Back in February, we blogged about the second case heard by the Supreme Court in the past couple of years concerning the disparate impact of a written exam on black firefighters.  In Lewis v. City of Chicago, the plaintiffs scored high enough on the exam to be deemed “qualified,” yet they were denied hire in lieu of their (mostly white) competitors whose scores landed them the label “well qualified.”  The district court ruled in favor of the black firefighters, but the 7th Circuit reversed, finding the lawsuit untimely.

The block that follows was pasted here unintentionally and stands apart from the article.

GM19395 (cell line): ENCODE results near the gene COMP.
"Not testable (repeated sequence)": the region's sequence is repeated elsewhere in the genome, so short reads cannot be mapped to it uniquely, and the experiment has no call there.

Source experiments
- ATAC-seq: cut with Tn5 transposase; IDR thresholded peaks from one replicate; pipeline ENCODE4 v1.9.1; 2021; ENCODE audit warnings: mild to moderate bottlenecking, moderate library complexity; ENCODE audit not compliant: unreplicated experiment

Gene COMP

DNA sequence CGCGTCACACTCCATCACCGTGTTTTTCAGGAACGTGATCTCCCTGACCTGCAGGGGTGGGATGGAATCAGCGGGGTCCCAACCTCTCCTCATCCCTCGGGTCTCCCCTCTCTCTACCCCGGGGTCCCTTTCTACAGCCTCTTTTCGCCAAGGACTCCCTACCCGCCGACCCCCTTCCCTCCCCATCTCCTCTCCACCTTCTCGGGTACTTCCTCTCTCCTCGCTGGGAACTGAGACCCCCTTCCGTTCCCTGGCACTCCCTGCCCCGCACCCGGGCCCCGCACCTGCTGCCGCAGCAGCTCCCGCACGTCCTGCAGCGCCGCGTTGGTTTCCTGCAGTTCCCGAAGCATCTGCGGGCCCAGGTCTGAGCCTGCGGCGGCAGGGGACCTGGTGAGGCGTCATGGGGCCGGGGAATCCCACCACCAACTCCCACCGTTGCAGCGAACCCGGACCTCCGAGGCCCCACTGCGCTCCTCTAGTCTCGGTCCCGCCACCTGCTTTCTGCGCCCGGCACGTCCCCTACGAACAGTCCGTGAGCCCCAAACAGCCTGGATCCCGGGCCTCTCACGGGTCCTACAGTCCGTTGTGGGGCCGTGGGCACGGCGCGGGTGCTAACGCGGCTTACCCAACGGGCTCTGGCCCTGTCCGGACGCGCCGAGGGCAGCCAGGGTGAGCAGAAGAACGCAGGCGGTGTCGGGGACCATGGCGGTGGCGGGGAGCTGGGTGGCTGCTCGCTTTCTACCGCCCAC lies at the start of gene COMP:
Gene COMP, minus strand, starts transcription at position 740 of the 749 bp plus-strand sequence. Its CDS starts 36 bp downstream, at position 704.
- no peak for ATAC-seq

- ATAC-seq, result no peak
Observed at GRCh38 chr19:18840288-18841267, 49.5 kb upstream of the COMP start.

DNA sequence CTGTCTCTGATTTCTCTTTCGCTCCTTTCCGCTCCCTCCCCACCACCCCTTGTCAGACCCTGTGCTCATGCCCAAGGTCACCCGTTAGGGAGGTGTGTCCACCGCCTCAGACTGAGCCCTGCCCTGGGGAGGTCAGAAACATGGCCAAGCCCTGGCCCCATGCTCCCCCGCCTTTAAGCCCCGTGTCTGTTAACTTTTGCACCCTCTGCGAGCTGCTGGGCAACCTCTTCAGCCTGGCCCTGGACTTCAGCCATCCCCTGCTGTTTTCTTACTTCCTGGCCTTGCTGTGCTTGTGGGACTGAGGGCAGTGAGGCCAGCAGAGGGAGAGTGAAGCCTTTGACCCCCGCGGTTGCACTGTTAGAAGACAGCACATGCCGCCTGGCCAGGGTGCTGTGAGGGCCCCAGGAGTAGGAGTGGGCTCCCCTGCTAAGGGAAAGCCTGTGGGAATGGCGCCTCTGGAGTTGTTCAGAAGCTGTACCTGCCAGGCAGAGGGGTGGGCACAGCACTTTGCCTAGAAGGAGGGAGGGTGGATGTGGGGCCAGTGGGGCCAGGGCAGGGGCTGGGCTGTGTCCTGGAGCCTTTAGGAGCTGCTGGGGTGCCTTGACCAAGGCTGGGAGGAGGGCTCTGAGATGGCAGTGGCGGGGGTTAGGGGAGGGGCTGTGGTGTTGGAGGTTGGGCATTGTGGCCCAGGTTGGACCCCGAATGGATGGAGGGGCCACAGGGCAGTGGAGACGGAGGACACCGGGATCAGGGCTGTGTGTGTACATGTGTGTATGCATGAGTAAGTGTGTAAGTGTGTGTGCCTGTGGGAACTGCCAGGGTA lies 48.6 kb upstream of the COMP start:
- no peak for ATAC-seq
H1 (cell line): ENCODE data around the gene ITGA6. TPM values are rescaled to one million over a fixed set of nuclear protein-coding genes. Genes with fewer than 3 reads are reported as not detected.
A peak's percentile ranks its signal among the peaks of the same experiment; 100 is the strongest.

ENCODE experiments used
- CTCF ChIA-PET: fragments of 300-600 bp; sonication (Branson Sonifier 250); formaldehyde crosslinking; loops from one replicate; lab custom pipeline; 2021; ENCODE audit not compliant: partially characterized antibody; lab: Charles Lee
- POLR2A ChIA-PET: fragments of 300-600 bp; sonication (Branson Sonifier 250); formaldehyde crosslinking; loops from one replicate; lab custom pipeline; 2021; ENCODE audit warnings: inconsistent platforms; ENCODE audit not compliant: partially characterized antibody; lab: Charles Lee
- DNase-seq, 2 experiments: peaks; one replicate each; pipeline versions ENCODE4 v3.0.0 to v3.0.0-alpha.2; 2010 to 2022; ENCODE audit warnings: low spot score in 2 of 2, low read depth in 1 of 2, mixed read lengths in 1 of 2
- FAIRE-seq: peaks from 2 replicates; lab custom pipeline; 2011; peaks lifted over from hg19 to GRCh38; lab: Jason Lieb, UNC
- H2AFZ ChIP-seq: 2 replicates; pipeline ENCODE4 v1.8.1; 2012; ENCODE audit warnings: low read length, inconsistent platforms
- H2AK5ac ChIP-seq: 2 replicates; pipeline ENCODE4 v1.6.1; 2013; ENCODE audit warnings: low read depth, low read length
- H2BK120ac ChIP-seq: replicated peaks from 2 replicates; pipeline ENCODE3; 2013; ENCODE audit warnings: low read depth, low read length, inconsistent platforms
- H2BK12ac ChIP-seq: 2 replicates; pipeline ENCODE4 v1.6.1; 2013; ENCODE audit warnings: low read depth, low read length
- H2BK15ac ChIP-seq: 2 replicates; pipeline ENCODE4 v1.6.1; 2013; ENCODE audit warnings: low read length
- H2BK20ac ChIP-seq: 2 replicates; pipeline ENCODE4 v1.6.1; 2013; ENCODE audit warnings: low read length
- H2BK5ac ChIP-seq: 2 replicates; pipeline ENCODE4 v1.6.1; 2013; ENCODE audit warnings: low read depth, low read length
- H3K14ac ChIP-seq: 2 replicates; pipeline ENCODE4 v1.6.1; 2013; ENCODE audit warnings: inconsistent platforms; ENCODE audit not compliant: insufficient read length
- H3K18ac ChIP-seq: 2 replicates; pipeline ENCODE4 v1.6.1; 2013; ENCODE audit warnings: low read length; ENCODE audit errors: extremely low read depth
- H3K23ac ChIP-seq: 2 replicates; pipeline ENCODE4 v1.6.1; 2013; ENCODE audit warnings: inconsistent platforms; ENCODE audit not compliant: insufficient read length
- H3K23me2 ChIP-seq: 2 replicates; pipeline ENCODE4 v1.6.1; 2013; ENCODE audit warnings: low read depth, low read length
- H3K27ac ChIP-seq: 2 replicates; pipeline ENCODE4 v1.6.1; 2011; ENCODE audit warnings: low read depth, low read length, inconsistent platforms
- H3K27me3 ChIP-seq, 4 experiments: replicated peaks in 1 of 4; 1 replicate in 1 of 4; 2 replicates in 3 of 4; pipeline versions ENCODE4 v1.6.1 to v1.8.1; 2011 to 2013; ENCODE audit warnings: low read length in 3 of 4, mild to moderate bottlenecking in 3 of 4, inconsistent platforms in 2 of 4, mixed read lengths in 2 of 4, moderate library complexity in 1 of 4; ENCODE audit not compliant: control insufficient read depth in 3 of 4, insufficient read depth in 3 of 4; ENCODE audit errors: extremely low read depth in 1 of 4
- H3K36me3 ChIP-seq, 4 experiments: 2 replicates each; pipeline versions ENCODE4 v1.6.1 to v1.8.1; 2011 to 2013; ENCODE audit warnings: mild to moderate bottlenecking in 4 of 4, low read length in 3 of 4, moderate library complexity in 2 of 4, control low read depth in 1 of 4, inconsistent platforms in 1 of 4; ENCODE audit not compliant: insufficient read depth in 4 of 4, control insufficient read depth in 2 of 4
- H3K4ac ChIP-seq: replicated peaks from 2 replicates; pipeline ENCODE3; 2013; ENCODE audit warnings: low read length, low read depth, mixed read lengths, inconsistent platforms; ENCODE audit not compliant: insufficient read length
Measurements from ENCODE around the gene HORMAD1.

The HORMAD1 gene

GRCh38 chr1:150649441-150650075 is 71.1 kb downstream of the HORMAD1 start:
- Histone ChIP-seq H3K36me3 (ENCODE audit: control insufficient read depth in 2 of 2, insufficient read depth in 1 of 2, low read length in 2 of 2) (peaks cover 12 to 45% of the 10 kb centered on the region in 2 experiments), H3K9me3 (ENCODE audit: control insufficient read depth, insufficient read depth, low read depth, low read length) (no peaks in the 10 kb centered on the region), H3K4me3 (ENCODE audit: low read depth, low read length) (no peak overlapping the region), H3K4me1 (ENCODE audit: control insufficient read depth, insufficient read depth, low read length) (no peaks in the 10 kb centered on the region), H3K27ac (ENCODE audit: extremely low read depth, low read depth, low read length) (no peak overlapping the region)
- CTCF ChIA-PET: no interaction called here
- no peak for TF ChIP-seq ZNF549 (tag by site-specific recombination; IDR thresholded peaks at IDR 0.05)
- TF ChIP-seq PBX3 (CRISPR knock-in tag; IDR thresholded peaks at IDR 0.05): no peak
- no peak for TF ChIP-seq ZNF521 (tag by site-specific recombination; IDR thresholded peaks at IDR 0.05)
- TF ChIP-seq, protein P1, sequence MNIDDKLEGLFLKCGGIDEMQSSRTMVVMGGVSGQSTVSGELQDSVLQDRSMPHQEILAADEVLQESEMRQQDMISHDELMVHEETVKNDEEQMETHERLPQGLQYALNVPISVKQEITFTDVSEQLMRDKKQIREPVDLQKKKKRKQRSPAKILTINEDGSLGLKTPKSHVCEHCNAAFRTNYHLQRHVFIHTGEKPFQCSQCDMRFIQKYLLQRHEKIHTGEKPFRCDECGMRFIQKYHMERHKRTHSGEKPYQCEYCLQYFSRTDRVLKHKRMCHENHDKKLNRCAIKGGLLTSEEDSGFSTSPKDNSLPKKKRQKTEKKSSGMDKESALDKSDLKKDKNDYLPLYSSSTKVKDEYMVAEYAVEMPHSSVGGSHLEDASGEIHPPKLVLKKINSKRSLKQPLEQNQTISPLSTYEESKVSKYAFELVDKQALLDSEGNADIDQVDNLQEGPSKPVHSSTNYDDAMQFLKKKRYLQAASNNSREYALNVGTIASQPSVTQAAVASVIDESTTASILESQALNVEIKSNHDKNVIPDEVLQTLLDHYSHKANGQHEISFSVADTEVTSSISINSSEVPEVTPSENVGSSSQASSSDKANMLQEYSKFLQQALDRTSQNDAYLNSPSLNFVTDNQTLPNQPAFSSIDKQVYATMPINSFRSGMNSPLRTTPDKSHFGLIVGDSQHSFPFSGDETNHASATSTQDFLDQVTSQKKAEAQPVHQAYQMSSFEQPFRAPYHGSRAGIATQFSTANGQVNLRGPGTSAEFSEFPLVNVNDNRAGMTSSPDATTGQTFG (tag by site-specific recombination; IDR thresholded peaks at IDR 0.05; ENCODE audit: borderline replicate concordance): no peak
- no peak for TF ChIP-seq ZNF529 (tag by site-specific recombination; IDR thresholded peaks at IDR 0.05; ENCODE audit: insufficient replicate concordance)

On May 24, 2010, the Supreme Court revived the firefighters’ disparate impact claim in a unanimous decision.  While the hiring exam was adopted outside the statute of limitations period, in 1996, its effects were felt each time the results were used to make hiring decisions.  

Employers who use hiring or promotional exams would be wise to review them and their impact, regardless of how long ago and under whose watch the exams were adopted.